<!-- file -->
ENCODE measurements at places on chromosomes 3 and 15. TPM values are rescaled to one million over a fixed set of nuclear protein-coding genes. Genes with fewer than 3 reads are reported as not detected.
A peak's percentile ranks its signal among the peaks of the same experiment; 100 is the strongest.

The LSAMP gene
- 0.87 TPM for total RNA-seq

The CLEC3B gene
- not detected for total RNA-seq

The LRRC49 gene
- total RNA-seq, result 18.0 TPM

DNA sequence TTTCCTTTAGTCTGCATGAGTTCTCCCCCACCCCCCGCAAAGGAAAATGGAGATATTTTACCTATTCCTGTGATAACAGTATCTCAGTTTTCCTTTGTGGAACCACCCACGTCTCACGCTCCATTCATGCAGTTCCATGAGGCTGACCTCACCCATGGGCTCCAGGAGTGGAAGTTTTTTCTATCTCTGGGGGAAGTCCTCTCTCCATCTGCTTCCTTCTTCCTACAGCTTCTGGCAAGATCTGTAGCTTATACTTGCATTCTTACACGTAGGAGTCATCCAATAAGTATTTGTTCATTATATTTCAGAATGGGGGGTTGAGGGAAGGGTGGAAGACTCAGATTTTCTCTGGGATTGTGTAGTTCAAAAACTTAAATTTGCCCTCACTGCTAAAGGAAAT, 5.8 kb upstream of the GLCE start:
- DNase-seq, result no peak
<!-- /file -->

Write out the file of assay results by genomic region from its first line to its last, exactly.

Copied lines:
ENCODE measurements at places on chromosomes 3 and 15. TPM values are rescaled to one million over a fixed set of nuclear protein-coding genes. Genes with fewer than 3 reads are reported as not detected.
A peak's percentile ranks its signal among the peaks of the same experiment; 100 is the strongest.

The LSAMP gene
- 0.87 TPM for total RNA-seq

The CLEC3B gene
- not detected for total RNA-seq

The LRRC49 gene
- total RNA-seq, result 18.0 TPM

DNA sequence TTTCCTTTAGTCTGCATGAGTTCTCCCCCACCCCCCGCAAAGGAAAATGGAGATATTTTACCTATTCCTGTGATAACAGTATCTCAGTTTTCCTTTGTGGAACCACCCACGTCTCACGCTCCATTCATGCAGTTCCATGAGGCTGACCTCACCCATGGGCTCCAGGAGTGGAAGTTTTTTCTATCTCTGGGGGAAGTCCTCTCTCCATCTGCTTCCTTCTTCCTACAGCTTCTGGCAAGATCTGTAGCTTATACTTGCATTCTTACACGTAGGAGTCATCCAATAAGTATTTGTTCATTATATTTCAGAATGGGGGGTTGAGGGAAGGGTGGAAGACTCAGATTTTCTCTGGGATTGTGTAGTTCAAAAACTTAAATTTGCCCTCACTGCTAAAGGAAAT, 5.8 kb upstream of the GLCE start:
- DNase-seq, result no peak